Our big blue bus pulls up outside the church. Already my stomach is clenching with nerves. I dread what is about to come. Our team leader gets up and makes sure that we know that our mission is to mingle with as many people as possible. My heart sinks. I feel like I am set up for failure before we even get off the bus. I don’t do well being thrust into crowds of strangers. Small talk is excruciating to me. Initiating contact feels like a special kind of torture. The whole night I feel weird, out of place, and like I am failing. At the end of the night I slip into my sleeping bag grateful, finally, for a moment of silence. But I know that I have to face the crowds again tomorrow. I long for a way to feel like I am making a difference that matches with how I best interact with the world.
It took me years to stop feeling like my introversion was a special form of failure. I grew up feeling like it made me a bad Christian, a bad activist, and maybe even a bad person. All of the activists I admired were people who could boldly protest, who could make friends out of a room of strangers, who loved to socialize and connect and inspire, who were visible and loud. And I always felt like I didn’t measure up. That I couldn’t measure up.
So what’s an introvert to do? How can we be useful in the work of justice while still being ourselves? Is there a way to use our introversion to work for us? How do we do activism as introverts?
Most of the introverts I know really love to read and learn. If you’ve got this skill, use it to get super well versed on the issues you care about. Read books and articles, learn all of the details, and then figure out how to distill the information so that you can tell other people about it in the most succinct way possible. Use your love of learning to benefit the whole movement. Offer to be the person on the planning committee who figures out all of the facets of the issue you are working on. Offer to write a report that sums up everything you have learned.
Talk with people one on one
Listen, small talk kills me. I hate it. BUT you get me connected to one other person with whom I can have an in-depth conversation and I am In. My. Element. Seriously. So I try to partner with an extrovert so we can each shine. The extrovert introduces me to someone and then we talk. Use your power for one on one conversations in the work for justice. Get connected to the right people (use your extroverted friends to make the intro) and then tell them about why your cause matters to you and how they can get involved.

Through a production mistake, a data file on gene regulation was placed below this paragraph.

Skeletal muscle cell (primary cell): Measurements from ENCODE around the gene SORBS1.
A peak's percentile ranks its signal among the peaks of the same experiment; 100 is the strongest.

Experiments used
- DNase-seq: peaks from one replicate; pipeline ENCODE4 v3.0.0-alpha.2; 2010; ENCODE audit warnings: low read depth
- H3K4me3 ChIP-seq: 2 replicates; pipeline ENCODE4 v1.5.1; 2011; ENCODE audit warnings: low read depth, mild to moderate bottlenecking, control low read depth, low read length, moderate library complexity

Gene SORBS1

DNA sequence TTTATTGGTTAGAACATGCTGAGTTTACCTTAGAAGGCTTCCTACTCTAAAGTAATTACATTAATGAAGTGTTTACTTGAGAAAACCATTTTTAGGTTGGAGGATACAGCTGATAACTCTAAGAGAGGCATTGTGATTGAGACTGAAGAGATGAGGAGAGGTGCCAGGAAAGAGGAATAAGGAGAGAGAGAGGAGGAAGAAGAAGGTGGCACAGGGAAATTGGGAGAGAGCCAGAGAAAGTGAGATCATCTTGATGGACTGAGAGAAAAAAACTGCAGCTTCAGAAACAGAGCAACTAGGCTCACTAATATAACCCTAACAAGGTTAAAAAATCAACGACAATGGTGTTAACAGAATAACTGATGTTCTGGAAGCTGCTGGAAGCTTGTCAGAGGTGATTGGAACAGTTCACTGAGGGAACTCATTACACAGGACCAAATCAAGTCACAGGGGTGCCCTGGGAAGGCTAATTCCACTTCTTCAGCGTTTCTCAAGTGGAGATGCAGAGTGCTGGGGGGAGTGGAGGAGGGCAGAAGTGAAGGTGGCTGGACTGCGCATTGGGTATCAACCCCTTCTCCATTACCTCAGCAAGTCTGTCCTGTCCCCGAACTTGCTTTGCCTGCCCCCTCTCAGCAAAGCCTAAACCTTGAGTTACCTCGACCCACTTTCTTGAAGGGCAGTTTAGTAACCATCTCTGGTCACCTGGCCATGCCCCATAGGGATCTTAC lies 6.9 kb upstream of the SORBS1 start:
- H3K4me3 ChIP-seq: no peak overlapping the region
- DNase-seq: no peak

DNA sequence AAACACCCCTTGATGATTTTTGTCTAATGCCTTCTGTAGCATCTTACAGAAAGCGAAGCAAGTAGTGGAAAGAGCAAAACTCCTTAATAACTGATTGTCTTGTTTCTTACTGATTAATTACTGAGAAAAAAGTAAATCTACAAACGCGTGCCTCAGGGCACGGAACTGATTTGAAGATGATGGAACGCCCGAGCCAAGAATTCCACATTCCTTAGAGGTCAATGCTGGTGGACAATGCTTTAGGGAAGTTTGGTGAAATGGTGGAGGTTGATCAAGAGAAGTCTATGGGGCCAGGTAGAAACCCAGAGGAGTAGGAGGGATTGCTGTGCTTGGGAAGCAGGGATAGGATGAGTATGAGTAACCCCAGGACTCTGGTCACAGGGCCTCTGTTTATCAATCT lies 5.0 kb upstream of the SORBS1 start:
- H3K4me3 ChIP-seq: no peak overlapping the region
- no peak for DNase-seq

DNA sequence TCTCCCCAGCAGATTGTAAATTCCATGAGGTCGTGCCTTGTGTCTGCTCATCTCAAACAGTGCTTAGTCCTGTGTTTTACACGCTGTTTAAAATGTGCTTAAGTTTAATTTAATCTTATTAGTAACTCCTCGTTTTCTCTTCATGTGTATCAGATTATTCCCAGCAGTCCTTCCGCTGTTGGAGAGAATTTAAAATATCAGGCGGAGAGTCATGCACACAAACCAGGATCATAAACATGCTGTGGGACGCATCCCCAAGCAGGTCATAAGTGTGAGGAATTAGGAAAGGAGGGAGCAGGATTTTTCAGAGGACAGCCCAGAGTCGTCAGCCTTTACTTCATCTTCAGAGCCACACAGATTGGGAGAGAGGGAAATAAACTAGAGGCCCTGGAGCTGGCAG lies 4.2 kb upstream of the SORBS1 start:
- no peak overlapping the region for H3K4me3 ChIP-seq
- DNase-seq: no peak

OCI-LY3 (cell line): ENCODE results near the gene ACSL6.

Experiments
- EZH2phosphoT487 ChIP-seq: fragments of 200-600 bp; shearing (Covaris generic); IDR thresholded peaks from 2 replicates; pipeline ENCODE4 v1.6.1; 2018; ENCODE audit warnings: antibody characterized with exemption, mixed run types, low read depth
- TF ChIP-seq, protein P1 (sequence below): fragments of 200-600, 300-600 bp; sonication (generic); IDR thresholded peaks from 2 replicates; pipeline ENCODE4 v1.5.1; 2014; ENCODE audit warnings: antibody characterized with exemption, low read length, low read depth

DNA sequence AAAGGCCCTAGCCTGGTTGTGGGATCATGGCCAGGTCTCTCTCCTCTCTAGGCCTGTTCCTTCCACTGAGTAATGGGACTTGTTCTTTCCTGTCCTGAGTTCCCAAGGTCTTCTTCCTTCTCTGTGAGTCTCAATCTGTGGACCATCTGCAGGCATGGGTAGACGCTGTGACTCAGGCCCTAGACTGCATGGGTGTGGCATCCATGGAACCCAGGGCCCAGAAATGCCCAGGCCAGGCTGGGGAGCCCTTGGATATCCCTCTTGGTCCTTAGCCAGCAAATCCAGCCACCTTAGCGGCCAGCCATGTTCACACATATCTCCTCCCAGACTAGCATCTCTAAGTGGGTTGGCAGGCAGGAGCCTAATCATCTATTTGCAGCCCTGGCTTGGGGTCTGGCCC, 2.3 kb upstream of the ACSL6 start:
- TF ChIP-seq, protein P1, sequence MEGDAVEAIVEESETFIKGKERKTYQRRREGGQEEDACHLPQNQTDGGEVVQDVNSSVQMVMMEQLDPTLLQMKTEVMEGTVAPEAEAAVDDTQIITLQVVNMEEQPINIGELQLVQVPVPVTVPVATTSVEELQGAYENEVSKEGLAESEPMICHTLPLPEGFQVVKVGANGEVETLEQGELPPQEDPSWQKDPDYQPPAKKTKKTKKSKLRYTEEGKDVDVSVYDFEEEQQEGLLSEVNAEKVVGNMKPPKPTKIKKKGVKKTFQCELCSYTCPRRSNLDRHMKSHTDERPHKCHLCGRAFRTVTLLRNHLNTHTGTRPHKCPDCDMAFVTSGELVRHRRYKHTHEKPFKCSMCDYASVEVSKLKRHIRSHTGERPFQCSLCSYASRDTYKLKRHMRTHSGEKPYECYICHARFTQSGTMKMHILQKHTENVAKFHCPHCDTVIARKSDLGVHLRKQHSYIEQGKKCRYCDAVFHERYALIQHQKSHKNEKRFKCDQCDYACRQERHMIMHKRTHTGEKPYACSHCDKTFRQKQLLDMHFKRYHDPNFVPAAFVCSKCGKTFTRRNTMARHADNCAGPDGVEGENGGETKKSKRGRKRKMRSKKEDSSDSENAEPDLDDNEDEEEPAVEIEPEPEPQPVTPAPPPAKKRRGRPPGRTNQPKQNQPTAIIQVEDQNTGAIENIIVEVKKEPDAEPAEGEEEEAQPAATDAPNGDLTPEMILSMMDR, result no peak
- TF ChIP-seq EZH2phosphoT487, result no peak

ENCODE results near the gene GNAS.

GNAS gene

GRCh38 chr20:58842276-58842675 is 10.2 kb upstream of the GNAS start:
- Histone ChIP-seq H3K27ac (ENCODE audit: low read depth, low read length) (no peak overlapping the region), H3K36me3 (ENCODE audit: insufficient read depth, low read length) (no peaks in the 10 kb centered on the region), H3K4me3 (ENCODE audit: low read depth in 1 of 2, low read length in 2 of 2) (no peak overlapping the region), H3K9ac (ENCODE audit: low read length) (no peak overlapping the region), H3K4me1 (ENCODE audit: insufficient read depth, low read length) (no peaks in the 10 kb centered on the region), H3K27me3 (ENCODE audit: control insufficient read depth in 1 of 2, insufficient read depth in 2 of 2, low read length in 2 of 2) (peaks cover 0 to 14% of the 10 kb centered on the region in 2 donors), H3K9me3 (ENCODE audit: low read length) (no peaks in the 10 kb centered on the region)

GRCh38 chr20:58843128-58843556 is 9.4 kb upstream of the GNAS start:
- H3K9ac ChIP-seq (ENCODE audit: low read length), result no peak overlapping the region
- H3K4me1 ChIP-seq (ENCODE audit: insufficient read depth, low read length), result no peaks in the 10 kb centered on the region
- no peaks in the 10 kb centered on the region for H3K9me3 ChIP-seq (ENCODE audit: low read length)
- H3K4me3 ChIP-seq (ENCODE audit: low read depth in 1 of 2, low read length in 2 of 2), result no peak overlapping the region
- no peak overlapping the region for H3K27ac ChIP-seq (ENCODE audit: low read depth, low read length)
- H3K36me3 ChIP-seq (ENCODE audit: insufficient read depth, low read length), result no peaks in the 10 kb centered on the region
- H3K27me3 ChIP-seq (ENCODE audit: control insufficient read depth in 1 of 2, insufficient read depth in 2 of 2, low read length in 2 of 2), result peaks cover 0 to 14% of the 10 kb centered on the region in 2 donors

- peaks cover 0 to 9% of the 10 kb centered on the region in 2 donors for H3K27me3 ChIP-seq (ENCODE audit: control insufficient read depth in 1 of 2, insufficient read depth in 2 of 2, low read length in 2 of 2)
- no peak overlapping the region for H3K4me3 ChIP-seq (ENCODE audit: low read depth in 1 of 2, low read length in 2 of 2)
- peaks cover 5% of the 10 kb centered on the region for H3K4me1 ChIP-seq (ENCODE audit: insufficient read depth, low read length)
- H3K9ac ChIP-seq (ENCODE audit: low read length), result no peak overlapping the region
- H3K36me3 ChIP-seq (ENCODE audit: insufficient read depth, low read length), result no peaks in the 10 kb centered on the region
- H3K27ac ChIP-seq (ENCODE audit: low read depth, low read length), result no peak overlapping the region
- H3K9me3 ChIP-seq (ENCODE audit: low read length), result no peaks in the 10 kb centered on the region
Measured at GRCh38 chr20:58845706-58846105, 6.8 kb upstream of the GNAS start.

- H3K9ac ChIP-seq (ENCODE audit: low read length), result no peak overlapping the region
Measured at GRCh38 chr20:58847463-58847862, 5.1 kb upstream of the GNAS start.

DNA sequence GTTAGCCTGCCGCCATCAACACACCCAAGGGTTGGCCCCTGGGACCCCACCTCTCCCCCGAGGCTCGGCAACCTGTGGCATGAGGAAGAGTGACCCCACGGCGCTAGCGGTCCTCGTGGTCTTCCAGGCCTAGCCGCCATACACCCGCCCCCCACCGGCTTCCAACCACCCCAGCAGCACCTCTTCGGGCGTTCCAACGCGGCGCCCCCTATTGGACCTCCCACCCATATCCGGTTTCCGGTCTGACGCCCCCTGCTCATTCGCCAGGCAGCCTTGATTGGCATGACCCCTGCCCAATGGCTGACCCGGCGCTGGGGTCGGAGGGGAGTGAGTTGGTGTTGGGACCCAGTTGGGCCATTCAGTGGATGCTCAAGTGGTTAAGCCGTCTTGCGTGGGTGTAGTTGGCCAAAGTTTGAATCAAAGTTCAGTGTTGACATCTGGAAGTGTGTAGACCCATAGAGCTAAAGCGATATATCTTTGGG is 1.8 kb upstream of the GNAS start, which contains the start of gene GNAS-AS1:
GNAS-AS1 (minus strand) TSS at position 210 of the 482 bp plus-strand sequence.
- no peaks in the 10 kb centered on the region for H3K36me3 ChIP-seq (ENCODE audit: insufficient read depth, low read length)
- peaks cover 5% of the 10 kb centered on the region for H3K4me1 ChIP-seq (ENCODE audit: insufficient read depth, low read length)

Write a letter
Not just to politicians (though you can definitely do that, too) but to people you care about. Use the letter to formulate your thoughts and your arguments. Take your time with it to process how you’re feeling. Let your word (on paper) do the work. And then drop that baby in the mail.
Make the signs
Use your wittiness, the knowledge you have of the issues, your skill with words to make the best protest signs on the block.
Make a film, write a story, get creative
Maybe you are a kickass video maker. Or a storyteller. Or a fiction writer. Use those gifts to work for justice. Film the people who are great at talking about the struggle. Write a story that helps people to envision a new future. Find a creative way to get more people interested in the cause of your heart.
Yup. Sometimes you have to work outside of your comfort zone. Sometimes you have to be willing to grab the microphone, take a risk, join the march, risk yourself. It’s sometimes uncomfortable. Sometimes messy. And sometimes it’s very, very necessary.
But above all, find a way to get involved. Find a way to be a part of the struggle. Don’t just sit on the sidelines. Create meaningful work that you can do in a way that best uses your gifts.
We’re all needed in the fight for justice, not just extroverts.